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On the Road to Understanding Shame

Klara road

Photo By Klara Pospisilova

In my last post, the difference between guilt and shame was discussed (click here to read). But what are the feelings and emotions most commonly associated with shame? Typically they are feelings of unworthiness, berating, criticizing, and other self-defeating emotions, in fact the expression, “Shame On Me!” already implies that you have done something wrong. But are there other sentiments or reactions which stem from the negative things we have learned to believe about ourselves?

To begin, there are varying degrees to which people experience shame. Sometimes those feelings aren’t too terribly negative while in extreme cases, it creates complete devastation and destruction in someone’s life. If this were to be put on a graph, the most overwhelming feelings would be at a -10 while the less extreme would be closer to -1 or 0.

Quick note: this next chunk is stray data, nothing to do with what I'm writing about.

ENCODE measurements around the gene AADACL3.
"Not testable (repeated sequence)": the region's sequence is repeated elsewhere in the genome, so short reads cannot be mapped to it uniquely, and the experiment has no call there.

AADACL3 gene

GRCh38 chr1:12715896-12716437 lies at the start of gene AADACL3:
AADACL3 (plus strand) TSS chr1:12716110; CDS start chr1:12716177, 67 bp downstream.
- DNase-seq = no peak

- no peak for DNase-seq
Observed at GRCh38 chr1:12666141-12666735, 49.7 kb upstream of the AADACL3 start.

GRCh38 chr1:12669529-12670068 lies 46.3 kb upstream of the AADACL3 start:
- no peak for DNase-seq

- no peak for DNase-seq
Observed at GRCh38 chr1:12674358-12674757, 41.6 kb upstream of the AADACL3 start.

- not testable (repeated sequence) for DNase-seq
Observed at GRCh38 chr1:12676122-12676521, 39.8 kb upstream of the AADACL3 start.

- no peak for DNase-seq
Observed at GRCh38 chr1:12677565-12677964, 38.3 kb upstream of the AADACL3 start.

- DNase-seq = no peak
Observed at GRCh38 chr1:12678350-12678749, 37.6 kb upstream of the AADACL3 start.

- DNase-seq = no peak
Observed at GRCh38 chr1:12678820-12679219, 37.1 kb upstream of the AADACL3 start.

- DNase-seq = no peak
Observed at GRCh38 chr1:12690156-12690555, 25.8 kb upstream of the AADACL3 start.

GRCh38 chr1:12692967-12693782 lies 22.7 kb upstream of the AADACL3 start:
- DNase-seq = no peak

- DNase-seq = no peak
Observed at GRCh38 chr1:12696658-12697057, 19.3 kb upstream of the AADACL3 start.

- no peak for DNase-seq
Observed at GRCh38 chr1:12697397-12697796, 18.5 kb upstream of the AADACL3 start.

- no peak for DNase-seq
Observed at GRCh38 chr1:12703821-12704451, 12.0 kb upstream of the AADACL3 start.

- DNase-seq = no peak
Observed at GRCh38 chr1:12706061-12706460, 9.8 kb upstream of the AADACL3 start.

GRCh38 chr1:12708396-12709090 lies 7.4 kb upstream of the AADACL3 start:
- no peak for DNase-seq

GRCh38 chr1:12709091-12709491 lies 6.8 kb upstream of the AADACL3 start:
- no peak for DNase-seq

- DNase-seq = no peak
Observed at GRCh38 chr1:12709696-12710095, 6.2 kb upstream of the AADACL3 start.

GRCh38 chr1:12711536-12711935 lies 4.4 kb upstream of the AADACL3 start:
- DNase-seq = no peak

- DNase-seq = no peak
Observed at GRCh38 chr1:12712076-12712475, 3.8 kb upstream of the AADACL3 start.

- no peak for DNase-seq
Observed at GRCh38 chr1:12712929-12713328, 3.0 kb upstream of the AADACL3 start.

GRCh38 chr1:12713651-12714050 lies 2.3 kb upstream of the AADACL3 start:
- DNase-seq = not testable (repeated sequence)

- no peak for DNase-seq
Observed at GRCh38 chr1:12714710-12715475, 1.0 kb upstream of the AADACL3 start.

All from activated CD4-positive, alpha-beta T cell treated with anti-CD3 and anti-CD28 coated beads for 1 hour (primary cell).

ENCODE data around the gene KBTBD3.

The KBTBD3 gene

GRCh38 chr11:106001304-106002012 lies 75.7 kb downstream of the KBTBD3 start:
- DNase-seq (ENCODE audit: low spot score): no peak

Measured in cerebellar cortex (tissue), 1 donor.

However, is it possible that shame can generate opposite effects; ones which are on the + side of the scale emulating those of arrogance? Does shame manifest in some as a false confidence leading to the belief that we are better than who or what we really are? This will be discussed in the next post but I would love to hear your thoughts in the interim. Thank you.

To find out more about the book “Shame On Me” – Healing a Life of Shame-Based Thinking, please visit

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